We run the football 90% of the time on first down. We feel we don't run it enough on first down. But, we do this b/c we want yards to make it a second down and medium, b/c that is when our offense is the most lethal. Most teams load up the box but we still get 3-4 yards. Yes, we could throw play-action, which we do the other 10% of the time, but I'd rather scare teams on second down. At other times, we are making mistakes. Are we following the fullback too much when we're in 22 personnel? Can we address this by running split flow action plays (trap, inside zone, ect...)?

What coach developed his players the best and grew the most?

Who is your rising star on the coaching staff? If you're an assistant football coach, what is that person doing that you could be doing? A lot of young coaches spend too much time on the X's and O's. They should be spending the time developing the techniques of their players. Growing could also mean they are volunteering for more responsibility.

What are 3 elements we (or I) want to learn and who can we learn it from or how can we learn it?

Do you run a 4-3 cover 4? However, you want to learn Cover 2 read (a close variant)? No 4-3 teams run it near by? Live near TCU (okay, a lot of drill downs here, sorry!)? Contact TCU's coaches or their secretary to see if you can talk with them. Even though they run a different defense, the drills and the coverage should carry over. It's just like a clinic. Just because you go to a clinic doesn't mean you should buy into every word the speaker says. Don't change the way you drive block because some NFL guru says to do it one way. Maybe take some drills or a bit of technique from them, but take their best information and apply it to what YOU already know.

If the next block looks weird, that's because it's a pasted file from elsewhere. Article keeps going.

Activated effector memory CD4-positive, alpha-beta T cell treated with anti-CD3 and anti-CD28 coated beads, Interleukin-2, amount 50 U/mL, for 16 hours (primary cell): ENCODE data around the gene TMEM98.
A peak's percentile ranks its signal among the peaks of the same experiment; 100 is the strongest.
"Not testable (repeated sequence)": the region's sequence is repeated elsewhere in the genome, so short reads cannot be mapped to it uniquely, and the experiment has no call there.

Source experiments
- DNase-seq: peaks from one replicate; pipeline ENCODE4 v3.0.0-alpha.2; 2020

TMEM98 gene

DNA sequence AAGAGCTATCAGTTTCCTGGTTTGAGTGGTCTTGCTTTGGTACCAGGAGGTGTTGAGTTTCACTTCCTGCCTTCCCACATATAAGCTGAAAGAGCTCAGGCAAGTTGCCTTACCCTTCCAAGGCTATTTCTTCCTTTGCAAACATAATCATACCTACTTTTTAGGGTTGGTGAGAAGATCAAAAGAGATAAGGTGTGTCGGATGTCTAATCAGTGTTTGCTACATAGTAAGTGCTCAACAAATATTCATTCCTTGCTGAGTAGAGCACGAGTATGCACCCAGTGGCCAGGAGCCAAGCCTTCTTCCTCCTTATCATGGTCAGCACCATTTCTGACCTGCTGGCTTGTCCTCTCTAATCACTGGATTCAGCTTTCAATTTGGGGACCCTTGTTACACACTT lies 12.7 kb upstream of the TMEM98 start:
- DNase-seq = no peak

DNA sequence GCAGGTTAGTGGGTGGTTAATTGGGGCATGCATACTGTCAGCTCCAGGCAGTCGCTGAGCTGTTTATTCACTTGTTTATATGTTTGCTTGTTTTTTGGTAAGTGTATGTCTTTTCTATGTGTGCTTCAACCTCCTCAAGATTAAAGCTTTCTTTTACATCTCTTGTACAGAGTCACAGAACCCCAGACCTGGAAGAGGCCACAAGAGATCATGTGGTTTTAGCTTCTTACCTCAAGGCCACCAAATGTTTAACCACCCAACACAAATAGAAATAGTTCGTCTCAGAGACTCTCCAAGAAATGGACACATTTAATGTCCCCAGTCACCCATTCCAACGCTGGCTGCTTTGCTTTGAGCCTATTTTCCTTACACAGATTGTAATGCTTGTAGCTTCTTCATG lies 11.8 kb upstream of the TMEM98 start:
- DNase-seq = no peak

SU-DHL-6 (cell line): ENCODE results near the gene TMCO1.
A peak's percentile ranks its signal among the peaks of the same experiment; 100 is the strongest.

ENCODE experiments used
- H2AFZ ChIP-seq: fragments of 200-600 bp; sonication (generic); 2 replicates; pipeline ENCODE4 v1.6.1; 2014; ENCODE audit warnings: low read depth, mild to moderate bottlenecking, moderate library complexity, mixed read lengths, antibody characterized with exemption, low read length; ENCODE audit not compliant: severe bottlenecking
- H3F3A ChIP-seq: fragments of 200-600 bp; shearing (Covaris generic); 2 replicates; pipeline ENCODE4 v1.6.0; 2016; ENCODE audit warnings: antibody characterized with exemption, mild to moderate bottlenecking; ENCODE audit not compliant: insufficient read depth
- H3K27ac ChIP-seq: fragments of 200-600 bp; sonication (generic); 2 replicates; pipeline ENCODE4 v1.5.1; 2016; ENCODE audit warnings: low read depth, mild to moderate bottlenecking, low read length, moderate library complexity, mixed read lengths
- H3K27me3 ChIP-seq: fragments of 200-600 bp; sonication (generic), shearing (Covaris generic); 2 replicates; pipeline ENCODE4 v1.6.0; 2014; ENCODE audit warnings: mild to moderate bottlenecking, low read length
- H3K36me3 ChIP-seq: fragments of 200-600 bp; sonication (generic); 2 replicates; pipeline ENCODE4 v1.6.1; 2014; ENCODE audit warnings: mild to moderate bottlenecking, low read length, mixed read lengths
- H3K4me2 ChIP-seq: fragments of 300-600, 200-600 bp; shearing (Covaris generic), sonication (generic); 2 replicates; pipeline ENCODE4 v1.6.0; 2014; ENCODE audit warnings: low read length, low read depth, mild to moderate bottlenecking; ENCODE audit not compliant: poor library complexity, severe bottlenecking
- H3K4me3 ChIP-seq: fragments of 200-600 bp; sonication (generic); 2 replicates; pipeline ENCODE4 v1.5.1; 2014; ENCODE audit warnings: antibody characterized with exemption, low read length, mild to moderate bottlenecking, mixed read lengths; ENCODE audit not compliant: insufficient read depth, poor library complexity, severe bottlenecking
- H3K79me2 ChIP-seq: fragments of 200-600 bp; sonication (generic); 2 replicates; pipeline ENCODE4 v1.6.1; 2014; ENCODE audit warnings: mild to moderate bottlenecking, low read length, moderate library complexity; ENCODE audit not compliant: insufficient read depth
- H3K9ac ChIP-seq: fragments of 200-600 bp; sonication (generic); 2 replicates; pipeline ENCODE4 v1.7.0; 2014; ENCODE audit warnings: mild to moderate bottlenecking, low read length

What tools and equipment can we use to improve our fundamentals and/or our scouting?

We're getting Hudl next year. I'm pumped. Why? I can do my work from HOME. Not only that, but we can share the workload more easily. The QB coach can break down last nights film while I breakdown the upcoming opponent. At the same time, our runningbacks coach can breakdown another game. This is an efficient tool. What about equipment? Can we get a 2-man sled that runningbacks, receivers, and linemen can use efficiently rather than a 7 man that no tailback can use well?

What 3 in-school kids can I recruit to play football next year?

Is there a shot putter who should be a tackle? Why didn't he play? Can you address his fears (or maybe his parent's fears?)? It's okay to recruit, as long as it is in your own building. Make sure you do your background research first. Maybe the kid plays basketball and you have a basketball coach on your staff who the kid doesn't care for, so obviously don't send him dispite the sport connection. You may intimidate the kid. Maybe instead you should get someone who doesn't coach football (but obviously likes it) to do some of the research for you in exchange for a cup of coffee or a beer.

Overall, I hope these tips help you reflect on this past season and make progress towards next year. I tried to make them applicable for all levels. Obviously, if your an assistant or a youth coach, some will be harder. But you can make some adjustments (if your a youth coach, go to other youth sport games to find "recruits").